Photos from a lively party, intricate inside jokes, instant and personalized communication — someone’s life and personality neatly tucked away in the cyber-universe.
With the quiet tapping of keys and simple clicks of a mouse, a complex and ever expanding social world thrives inside the digital world of the Internet. Social networking sites have grown immensely as more people take advantage of the Internet to connect with friends and expand their social horizons. Chat features of these social networking sites have become popular as well, giving users the ability to converse instantly and intimately with their friends. But this broadening of social horizons in general has also given radical organizations the medium to widen their agenda. Many issues have come to the forefront of American public culture due to the expansive outreach of social networking sites. But the two most prominent issues that coincide with this trend are privacy concerns and terrorism counteraction.
These matters go hand-in-hand as the government tries to strike a delicate balance between monitoring the Internet to prevent terrorist activity and not infringing upon citizens’ fundamental rights to privacy. The popularity of social networking sites in today’s society is growing rapidly. For example, Facebook has become probably the most widely used social networking sites in the country. According to statistics from the company, around one-fourth of 400 million active users of the website are from the United States. Also, Facebook is the most viewed website in the nation as of March 2010 (“Complaint In the Matter of Facebook, Inc. ”).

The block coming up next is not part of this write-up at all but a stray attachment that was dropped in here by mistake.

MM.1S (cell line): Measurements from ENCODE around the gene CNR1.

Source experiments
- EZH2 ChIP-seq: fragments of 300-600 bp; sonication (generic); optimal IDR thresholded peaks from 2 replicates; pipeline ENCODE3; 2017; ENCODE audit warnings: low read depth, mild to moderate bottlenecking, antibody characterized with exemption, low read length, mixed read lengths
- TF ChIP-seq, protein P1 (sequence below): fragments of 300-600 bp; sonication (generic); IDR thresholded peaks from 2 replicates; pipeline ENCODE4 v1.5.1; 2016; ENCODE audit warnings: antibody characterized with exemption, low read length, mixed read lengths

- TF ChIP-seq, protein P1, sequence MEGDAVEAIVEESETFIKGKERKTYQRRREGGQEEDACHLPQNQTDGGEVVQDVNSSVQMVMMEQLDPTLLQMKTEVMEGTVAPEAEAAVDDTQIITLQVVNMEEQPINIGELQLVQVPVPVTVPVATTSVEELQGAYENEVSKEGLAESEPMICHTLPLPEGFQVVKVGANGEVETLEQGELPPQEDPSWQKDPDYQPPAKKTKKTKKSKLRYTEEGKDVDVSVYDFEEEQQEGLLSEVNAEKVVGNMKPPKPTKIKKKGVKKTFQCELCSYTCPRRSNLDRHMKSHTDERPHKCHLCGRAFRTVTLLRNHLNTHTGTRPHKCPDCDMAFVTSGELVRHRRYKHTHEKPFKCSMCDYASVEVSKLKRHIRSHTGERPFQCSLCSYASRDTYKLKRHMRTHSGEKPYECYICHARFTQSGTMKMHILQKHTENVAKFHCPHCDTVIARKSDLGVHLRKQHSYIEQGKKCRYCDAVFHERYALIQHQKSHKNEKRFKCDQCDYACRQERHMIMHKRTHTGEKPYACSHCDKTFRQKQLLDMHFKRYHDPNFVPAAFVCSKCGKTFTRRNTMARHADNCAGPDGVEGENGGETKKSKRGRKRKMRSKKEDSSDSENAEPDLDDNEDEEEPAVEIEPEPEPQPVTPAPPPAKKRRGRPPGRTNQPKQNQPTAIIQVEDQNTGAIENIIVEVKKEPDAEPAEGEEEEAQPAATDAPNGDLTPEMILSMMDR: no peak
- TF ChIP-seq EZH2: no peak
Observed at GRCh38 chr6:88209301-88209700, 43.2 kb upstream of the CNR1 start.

One of the most popular features of social networking sites such as Facebook is their instant-messaging systems, commonly ref. . that chat monitoring is not wanted nor accepted. Privacy and international security are equally important in today’s society, and as such, the government must strike a balance between the two.
Chat surveillance does not strike this balance in the least as it clearly infringes on the public’s right to privacy and does not substantially counteract cyber-terrorist activity. There is no doubt that the Big Brother of today’s society is watching citizens and has been watching them for a long time. Public surveillance is a necessary tactic to insure safety, but only when this monitoring does not delve too deeply into citizen’s personal lives. It is inevitably so that Big Brother’s eyes are peering down upon citizens, but when these eyes peer into the highly personal instant-messaging systems of social networking sites, the fine line between privacy and safety is crossed.